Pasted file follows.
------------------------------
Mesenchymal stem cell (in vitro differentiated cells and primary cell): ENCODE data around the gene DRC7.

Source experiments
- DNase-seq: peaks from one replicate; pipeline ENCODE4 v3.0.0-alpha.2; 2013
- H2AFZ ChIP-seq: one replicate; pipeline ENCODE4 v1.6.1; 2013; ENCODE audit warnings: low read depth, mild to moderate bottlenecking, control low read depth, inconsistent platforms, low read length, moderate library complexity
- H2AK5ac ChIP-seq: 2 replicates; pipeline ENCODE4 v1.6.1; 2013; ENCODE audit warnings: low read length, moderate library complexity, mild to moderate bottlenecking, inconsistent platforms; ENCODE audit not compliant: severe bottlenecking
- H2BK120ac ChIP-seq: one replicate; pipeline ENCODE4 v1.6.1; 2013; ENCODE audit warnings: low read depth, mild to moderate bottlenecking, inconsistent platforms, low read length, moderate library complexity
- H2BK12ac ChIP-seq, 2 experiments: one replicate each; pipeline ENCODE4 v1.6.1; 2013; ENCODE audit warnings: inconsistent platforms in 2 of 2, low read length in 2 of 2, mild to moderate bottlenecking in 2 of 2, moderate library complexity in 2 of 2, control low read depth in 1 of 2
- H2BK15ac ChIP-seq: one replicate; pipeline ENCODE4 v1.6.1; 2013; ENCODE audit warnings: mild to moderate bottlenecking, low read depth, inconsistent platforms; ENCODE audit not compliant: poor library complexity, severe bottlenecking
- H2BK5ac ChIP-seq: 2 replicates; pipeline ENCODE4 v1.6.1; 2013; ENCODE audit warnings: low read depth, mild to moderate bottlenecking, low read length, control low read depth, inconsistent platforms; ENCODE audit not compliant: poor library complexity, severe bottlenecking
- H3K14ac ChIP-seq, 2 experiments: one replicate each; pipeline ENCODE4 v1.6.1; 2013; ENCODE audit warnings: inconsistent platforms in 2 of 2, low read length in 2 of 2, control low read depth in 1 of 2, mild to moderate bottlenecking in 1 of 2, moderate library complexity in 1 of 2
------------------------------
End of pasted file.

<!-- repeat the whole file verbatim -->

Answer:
Mesenchymal stem cell (in vitro differentiated cells and primary cell): ENCODE data around the gene DRC7.

Source experiments
- DNase-seq: peaks from one replicate; pipeline ENCODE4 v3.0.0-alpha.2; 2013
- H2AFZ ChIP-seq: one replicate; pipeline ENCODE4 v1.6.1; 2013; ENCODE audit warnings: low read depth, mild to moderate bottlenecking, control low read depth, inconsistent platforms, low read length, moderate library complexity
- H2AK5ac ChIP-seq: 2 replicates; pipeline ENCODE4 v1.6.1; 2013; ENCODE audit warnings: low read length, moderate library complexity, mild to moderate bottlenecking, inconsistent platforms; ENCODE audit not compliant: severe bottlenecking
- H2BK120ac ChIP-seq: one replicate; pipeline ENCODE4 v1.6.1; 2013; ENCODE audit warnings: low read depth, mild to moderate bottlenecking, inconsistent platforms, low read length, moderate library complexity
- H2BK12ac ChIP-seq, 2 experiments: one replicate each; pipeline ENCODE4 v1.6.1; 2013; ENCODE audit warnings: inconsistent platforms in 2 of 2, low read length in 2 of 2, mild to moderate bottlenecking in 2 of 2, moderate library complexity in 2 of 2, control low read depth in 1 of 2
- H2BK15ac ChIP-seq: one replicate; pipeline ENCODE4 v1.6.1; 2013; ENCODE audit warnings: mild to moderate bottlenecking, low read depth, inconsistent platforms; ENCODE audit not compliant: poor library complexity, severe bottlenecking
- H2BK5ac ChIP-seq: 2 replicates; pipeline ENCODE4 v1.6.1; 2013; ENCODE audit warnings: low read depth, mild to moderate bottlenecking, low read length, control low read depth, inconsistent platforms; ENCODE audit not compliant: poor library complexity, severe bottlenecking
- H3K14ac ChIP-seq, 2 experiments: one replicate each; pipeline ENCODE4 v1.6.1; 2013; ENCODE audit warnings: inconsistent platforms in 2 of 2, low read length in 2 of 2, control low read depth in 1 of 2, mild to moderate bottlenecking in 1 of 2, moderate library complexity in 1 of 2